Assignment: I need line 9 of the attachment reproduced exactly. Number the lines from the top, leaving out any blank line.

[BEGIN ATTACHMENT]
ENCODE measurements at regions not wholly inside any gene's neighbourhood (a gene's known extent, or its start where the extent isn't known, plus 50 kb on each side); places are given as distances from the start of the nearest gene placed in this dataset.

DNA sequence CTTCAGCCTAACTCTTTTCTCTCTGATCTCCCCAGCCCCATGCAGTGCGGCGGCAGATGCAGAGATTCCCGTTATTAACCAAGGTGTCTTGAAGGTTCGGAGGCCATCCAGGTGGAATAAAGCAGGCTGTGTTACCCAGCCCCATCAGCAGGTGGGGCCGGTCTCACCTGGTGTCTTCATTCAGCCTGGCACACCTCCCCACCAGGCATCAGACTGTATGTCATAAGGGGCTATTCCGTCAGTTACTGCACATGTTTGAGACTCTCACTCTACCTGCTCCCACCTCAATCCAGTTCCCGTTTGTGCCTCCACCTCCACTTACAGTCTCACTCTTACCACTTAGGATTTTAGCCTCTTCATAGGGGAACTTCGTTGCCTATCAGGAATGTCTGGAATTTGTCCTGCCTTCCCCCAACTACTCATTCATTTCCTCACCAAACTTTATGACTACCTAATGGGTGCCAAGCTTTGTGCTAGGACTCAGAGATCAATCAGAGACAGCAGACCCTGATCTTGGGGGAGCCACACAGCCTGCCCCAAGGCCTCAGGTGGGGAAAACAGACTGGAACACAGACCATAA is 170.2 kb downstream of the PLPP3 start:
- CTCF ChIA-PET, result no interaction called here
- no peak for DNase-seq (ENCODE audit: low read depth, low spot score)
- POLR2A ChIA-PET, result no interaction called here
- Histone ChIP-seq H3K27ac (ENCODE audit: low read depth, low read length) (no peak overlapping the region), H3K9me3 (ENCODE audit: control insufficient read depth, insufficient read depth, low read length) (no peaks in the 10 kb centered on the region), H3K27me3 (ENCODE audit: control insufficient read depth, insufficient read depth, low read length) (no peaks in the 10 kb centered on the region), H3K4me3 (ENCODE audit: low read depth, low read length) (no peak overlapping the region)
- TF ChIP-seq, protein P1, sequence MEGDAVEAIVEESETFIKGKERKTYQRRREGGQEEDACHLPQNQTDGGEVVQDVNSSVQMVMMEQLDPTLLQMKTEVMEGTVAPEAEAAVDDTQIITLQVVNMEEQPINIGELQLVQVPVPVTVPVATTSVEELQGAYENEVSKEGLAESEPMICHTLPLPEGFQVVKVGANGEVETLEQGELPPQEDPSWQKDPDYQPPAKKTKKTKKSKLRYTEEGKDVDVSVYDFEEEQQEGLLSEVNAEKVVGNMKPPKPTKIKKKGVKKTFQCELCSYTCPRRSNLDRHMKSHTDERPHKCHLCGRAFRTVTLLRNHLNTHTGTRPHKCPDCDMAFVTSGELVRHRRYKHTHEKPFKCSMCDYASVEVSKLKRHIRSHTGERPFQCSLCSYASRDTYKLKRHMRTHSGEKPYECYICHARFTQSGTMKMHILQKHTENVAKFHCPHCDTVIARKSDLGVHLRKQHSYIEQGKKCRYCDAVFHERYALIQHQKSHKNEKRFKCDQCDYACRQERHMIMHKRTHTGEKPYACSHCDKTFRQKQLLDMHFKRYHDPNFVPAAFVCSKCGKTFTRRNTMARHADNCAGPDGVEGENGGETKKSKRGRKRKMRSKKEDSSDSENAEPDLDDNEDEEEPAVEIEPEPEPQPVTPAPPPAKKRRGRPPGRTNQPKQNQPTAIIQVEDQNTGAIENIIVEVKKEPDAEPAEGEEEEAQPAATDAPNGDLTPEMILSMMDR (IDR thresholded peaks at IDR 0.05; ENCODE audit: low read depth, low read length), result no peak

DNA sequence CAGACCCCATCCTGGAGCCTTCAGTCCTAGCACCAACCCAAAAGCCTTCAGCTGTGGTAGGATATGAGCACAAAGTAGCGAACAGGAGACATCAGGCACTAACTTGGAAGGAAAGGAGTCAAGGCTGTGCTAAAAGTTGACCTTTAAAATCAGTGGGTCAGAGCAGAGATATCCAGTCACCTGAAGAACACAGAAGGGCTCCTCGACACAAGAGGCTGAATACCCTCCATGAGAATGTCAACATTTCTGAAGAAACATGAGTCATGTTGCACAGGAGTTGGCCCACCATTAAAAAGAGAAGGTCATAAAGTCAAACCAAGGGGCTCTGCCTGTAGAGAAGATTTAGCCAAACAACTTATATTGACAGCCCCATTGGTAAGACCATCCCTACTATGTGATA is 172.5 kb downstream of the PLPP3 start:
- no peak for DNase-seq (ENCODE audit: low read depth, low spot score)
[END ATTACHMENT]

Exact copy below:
- no peak for DNase-seq (ENCODE audit: low read depth, low spot score)